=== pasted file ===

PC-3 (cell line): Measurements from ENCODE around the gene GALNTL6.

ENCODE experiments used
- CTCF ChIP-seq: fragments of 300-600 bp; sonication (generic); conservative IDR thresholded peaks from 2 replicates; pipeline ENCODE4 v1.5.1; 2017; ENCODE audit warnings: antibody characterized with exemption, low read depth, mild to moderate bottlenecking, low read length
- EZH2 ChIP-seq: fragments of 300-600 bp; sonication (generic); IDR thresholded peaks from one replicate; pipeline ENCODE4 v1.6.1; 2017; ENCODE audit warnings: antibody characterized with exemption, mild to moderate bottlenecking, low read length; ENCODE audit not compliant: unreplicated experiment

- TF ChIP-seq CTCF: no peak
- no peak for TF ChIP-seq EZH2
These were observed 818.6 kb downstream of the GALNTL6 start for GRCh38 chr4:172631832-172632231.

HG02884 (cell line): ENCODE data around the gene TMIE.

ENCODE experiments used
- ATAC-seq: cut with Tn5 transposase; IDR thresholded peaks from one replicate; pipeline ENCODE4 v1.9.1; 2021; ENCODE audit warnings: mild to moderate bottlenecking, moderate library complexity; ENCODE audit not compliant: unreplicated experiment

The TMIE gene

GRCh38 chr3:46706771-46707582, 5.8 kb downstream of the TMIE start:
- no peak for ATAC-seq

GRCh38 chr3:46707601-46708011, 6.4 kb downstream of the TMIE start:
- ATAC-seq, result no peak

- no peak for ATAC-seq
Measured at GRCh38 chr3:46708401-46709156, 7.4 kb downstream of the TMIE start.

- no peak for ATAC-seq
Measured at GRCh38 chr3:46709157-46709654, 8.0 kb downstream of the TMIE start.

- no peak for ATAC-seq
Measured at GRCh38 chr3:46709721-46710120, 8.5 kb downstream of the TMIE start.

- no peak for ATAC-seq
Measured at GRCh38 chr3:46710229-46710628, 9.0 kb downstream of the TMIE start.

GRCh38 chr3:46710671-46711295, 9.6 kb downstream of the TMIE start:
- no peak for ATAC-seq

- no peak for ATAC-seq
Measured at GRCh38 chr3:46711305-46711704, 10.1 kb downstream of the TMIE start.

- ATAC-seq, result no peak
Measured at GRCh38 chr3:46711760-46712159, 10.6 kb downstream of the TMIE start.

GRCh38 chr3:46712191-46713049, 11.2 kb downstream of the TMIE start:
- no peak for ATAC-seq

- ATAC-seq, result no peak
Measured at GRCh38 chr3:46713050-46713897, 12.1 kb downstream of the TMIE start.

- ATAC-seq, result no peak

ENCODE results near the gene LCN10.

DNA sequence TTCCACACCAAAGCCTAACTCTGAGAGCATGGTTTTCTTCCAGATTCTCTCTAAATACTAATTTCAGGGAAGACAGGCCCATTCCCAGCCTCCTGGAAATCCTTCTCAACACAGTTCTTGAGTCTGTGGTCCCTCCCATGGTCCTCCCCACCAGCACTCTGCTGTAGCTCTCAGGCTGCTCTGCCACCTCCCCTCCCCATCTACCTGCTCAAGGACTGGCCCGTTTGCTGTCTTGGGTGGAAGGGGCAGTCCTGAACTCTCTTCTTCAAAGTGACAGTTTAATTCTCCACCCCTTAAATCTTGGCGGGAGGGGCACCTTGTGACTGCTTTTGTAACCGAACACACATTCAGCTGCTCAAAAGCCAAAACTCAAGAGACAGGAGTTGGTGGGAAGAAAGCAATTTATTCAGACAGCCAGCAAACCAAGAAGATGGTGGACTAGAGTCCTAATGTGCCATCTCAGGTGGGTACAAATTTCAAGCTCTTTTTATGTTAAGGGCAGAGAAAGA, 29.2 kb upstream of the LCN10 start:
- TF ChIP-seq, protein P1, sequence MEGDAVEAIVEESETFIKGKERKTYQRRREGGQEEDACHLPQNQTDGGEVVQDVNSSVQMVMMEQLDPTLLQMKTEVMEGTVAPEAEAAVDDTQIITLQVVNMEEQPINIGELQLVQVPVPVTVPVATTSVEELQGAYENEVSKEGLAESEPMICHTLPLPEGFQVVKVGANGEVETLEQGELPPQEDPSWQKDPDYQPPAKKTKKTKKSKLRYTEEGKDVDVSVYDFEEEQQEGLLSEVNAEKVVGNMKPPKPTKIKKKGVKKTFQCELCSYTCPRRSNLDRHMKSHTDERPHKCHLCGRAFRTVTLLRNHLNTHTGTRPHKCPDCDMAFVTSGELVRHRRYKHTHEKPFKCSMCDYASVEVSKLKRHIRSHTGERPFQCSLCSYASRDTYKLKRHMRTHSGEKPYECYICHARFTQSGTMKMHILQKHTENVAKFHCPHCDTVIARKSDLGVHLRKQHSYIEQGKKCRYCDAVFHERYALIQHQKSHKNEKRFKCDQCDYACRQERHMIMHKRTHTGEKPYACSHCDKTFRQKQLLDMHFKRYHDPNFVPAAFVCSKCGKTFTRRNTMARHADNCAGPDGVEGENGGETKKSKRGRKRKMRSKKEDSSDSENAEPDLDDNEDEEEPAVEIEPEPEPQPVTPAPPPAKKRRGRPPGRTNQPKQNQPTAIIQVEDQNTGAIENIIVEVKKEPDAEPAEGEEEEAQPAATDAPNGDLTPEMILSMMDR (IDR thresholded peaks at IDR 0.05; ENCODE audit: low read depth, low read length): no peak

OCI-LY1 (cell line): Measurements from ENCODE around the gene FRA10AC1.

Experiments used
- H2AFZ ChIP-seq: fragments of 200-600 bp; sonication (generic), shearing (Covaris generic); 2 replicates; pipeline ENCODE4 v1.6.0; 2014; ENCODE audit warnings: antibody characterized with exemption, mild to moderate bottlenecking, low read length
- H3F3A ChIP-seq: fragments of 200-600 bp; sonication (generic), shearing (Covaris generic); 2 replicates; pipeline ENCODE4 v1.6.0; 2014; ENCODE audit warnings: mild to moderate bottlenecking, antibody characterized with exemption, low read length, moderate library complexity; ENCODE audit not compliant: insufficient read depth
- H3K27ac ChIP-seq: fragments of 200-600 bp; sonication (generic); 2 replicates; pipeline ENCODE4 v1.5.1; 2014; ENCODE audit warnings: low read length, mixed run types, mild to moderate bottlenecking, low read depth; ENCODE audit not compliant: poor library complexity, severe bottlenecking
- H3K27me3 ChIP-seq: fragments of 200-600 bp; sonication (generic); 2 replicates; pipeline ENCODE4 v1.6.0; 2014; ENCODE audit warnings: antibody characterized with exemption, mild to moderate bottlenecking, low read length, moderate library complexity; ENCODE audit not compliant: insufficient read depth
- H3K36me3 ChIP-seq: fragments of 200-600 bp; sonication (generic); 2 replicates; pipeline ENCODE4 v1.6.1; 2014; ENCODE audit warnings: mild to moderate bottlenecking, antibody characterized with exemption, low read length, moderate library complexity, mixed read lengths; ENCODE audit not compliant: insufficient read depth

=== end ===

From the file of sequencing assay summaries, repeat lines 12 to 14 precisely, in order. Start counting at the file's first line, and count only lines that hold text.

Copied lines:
GRCh38 chr3:46706771-46707582, 5.8 kb downstream of the TMIE start:
- no peak for ATAC-seq

GRCh38 chr3:46707601-46708011, 6.4 kb downstream of the TMIE start: